by Veterinary Practice News Editors | July 5, 2017 8:06 pm
The Journal of the American Veterinary Medical Association has released the abstract of a paper called “Effect of different types of classical music played at a veterinary hospital on dog behavior and owner satisfaction.”
Based on the abstract, researchers from UC Davis wanted to see what effect music had on dogs and owners in the veterinary practice. They examined 74 dogs and asked owners to complete a survey about their pet’s anxiety after their visit. They also asked the tending veterinarians to do a similar survey.
The results were interesting: Owners reported more satisfaction with their vet visit if low-level classical music was playing. However, pet owners rated their dogs having higher aggression and anxiety levels than veterinarians did. Pet owners did rate lower anxiety and aggression levels if their pets were in the exam room rather than in the waiting room.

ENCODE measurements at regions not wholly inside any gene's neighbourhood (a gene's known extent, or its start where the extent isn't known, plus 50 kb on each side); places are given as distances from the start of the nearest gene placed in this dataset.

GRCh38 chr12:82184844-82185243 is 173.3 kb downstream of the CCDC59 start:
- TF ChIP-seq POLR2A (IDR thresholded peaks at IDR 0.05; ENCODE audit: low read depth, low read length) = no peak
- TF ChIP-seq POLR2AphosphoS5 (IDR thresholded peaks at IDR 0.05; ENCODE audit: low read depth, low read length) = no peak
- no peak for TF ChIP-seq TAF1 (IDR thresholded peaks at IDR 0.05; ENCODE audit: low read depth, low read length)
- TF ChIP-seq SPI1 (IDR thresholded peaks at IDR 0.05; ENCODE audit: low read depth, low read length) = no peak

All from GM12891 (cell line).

More research is needed to see if classical music helps pets.
The researchers reported in their conclusion:
“Results suggested placing a pet and its owner into an examination room instead of a waiting room immediately after clinic arrival may ameliorate pet anxiety during the veterinary visit. Playing classical music at a low volume can be a simple and cost-effective way to improve owner satisfaction with the veterinary visit.”
Read the report here.
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